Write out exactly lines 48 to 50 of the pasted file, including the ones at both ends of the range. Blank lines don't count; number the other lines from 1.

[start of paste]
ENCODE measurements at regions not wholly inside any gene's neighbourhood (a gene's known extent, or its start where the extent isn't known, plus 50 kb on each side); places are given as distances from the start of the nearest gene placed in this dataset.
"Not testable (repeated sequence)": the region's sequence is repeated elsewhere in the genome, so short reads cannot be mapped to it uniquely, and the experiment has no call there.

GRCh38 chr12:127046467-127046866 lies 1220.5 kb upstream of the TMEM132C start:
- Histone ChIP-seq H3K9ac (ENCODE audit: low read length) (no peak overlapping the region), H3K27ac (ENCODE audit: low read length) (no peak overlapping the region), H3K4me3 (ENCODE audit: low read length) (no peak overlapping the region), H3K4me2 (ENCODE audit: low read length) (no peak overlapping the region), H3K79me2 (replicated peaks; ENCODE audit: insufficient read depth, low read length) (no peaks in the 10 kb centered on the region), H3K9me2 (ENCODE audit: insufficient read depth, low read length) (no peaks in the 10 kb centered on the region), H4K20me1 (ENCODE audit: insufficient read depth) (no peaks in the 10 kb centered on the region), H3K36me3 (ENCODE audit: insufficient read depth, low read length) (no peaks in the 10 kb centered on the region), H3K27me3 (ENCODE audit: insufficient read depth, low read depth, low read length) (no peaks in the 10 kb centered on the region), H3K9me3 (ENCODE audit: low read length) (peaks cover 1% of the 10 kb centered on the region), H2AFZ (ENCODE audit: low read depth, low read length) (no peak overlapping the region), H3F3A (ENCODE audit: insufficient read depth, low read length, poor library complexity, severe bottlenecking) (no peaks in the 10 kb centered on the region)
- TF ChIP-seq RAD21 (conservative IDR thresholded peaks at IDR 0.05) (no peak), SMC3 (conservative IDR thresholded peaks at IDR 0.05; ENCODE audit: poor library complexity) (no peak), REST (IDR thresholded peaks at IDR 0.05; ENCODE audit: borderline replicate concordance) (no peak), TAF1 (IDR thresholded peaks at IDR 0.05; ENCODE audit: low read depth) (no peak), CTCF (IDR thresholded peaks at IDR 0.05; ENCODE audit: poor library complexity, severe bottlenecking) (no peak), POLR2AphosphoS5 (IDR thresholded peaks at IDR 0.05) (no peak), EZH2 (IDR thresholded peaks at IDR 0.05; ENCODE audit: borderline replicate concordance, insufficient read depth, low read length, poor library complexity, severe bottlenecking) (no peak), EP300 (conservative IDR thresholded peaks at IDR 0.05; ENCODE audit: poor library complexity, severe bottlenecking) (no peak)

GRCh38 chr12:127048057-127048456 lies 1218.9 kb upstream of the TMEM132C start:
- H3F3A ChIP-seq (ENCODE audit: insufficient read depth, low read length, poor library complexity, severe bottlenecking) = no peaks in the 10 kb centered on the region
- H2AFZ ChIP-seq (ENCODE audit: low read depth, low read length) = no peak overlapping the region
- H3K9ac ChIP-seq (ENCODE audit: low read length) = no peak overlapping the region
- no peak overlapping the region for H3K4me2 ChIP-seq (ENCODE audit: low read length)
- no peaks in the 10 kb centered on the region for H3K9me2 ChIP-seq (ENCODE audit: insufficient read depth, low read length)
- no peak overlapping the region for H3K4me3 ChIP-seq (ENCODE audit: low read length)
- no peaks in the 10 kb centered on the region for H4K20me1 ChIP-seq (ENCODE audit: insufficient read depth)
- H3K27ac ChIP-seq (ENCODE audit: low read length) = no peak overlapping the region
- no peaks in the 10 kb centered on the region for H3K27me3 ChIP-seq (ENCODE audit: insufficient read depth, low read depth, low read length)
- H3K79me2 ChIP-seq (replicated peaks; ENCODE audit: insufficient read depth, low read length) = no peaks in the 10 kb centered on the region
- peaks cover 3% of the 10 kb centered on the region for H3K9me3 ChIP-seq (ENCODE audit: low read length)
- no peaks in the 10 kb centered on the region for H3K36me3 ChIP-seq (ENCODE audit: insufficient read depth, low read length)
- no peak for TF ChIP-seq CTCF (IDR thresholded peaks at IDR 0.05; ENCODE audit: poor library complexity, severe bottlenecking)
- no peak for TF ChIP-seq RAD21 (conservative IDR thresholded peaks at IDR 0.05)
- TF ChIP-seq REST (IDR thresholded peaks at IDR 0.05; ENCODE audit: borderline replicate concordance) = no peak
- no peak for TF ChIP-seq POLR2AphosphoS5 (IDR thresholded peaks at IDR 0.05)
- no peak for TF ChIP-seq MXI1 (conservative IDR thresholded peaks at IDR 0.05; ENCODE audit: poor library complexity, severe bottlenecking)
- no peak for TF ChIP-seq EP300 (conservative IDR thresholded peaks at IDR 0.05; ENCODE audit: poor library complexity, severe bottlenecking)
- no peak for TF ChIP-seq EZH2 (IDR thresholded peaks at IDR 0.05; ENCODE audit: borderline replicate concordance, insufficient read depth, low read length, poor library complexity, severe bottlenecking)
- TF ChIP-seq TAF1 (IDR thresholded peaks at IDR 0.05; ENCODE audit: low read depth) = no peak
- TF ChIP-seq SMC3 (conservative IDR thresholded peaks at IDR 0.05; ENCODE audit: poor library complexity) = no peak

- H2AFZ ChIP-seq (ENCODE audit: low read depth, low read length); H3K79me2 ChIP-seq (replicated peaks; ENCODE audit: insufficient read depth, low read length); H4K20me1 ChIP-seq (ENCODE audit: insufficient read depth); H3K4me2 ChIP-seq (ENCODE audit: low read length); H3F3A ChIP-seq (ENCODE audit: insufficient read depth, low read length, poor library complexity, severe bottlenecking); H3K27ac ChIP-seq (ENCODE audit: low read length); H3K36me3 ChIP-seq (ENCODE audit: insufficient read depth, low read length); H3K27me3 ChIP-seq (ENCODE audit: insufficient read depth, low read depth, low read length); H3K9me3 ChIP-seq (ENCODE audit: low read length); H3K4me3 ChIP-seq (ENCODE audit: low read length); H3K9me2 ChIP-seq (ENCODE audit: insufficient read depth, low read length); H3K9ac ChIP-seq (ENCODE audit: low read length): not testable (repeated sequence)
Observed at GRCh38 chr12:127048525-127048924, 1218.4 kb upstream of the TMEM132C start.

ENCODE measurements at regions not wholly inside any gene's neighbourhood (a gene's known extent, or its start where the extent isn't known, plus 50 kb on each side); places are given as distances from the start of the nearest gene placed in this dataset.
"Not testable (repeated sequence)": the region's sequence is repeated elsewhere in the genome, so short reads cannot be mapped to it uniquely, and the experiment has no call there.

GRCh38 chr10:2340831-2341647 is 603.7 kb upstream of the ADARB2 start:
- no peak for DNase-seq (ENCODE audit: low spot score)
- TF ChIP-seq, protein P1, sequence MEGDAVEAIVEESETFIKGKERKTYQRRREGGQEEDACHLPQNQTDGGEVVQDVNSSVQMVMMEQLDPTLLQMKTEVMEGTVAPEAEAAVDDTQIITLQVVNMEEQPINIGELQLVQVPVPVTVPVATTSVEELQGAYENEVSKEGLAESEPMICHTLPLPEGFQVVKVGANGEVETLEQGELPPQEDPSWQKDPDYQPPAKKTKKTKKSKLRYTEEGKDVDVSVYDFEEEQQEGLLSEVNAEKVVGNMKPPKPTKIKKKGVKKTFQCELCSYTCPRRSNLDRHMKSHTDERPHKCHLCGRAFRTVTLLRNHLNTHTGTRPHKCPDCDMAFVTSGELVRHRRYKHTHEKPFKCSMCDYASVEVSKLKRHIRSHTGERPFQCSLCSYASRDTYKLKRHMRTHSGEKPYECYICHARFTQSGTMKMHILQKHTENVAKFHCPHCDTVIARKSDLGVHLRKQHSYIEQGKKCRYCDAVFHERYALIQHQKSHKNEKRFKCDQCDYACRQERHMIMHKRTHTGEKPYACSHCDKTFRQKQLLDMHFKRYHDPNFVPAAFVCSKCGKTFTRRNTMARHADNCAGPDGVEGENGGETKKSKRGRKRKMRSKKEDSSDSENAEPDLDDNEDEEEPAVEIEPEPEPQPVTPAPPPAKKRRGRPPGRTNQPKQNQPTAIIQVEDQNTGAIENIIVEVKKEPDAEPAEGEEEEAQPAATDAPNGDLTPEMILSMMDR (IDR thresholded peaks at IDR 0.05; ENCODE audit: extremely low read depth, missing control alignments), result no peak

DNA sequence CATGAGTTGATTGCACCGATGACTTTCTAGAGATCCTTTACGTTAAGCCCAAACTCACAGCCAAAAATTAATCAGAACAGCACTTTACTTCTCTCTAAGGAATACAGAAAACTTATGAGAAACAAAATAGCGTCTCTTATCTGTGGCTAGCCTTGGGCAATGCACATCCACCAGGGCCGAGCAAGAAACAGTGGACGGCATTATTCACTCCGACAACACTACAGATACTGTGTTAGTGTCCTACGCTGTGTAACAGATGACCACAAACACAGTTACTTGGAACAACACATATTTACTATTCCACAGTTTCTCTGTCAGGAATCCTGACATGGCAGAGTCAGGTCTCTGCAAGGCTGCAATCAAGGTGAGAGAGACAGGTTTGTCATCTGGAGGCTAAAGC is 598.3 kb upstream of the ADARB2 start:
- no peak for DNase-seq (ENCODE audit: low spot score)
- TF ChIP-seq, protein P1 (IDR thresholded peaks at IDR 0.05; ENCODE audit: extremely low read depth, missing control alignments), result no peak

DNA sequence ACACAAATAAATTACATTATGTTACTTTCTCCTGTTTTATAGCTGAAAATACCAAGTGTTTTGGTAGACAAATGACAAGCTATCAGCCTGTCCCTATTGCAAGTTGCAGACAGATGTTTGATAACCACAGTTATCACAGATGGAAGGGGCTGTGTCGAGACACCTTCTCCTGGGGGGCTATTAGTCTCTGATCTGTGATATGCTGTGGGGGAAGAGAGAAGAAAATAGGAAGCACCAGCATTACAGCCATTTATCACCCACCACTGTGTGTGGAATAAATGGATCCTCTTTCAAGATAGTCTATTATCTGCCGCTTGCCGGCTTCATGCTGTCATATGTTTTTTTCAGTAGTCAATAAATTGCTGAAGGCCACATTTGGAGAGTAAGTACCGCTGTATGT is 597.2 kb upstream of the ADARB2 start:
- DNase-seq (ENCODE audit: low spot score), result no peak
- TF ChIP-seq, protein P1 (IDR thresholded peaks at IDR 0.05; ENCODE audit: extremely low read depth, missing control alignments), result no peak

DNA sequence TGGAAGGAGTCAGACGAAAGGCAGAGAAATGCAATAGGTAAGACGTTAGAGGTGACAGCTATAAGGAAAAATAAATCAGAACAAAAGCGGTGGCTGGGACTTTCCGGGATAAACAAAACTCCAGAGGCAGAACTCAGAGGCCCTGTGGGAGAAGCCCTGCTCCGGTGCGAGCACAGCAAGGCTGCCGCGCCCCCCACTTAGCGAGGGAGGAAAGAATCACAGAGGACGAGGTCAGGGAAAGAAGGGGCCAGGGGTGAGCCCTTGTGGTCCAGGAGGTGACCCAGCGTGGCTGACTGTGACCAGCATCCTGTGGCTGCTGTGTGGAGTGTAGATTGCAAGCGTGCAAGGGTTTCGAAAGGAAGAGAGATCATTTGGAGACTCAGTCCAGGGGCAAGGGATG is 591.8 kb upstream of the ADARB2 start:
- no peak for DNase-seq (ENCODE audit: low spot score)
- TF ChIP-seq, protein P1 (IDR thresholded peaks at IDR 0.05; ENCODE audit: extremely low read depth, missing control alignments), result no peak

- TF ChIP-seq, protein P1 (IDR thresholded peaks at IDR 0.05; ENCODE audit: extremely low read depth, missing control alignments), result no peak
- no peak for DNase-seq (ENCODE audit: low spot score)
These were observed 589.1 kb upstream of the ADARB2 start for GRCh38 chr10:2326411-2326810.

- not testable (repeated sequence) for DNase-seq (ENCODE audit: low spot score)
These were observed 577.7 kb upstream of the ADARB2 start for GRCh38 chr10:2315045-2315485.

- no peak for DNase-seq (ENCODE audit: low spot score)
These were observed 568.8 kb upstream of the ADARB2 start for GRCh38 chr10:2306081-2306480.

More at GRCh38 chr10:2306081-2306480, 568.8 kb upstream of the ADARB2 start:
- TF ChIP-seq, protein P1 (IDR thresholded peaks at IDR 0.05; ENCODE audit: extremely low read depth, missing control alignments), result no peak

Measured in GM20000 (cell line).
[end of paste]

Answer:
These were observed 577.7 kb upstream of the ADARB2 start for GRCh38 chr10:2315045-2315485.

- no peak for DNase-seq (ENCODE audit: low spot score)
These were observed 568.8 kb upstream of the ADARB2 start for GRCh38 chr10:2306081-2306480.